IAP2 Core Values – Do We Need A Refresh?



  1. Public participation is based on the belief that those who are affected by a decision have a right to be involved in the decision-making process.
  2. Public participation includes the promise that the public’s contribution will influence the decision.
  3. Public participation promotes sustainable decisions by recognising and communicating the needs and interests of all participants, including decision makers.
  4. Public participation seeks out and facilitates the involvement of those potentially affected by or interested in a decision.
  5. Public participation seeks input from participants in designing how they participate.
  6. Public participation provides participants with the information they need to participate in a meaningful way.
  7. Public participation communicates to participants how their input affected the decision.

Source: The International Association for Public Participation – IAP2 Federation


The IAP2 Core Values along with the IAP2 Code of Ethics are designed to give engagement practitioners a set of clear operating guidelines and what constitutes best practice in engagement. The values have served us well in practice and challenged us to deliver engagement that can meet these ideals. But, to me, there is one burning question and that is ‘do we need a refresh?’

As we move rapidly through the 21st century, it is clear that the definition of engagement is changing. Particularly in our far-flung outposts like Australia and New Zealand, our citizens are taking the proverbial bull by the horns and sometimes (gasp) even engaging without those of us working for, or on behalf of, organisations. This has meant that the world of engagement as we knew it has changed, so the way we operate needs to change with it. No longer can we assume that the engagement will always be conducted by an organisation seeking feedback in some way.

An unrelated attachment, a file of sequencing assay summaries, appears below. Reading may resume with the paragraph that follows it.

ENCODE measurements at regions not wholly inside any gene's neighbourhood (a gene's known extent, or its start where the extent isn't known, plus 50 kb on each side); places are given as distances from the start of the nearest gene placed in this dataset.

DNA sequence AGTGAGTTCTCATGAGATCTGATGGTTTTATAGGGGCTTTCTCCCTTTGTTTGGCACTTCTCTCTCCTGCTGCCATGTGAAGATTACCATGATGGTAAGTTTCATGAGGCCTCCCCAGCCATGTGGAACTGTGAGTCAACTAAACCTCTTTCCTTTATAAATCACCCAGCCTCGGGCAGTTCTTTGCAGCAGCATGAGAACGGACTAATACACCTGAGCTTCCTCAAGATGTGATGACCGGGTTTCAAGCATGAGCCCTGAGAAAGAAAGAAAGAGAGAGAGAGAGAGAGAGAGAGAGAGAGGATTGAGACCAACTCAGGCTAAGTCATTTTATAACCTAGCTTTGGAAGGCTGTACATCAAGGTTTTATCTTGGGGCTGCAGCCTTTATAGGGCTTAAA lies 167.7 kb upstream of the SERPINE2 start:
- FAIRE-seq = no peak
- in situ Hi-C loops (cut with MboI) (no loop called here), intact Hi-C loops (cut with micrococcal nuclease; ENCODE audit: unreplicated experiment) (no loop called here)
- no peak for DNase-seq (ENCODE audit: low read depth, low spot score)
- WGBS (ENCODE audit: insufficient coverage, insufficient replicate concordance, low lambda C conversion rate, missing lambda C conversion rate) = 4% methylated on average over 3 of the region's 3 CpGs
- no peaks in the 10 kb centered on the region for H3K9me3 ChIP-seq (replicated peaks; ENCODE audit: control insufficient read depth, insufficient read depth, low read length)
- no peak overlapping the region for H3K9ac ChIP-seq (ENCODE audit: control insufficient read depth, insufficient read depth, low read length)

So with this in mind IAP2’s core values are an excellent basis for behaviour for practitioners who work for organisations as it gives strong guidelines of how to manage and indeed champion a process that is fair and equitable and help to balance any power inequality. But what I really want to know is do these values have the same impact if a community group is advocating for change via an engagement process? Would they hold these up as fundamental to managing a fair and equitable process, or is there something that we are missing?

It’s all food for thought, but for me the question is: if we recognise that engagement is changing are we at a stage where we need to consider reviewing our fundamental values as engagement practitioners?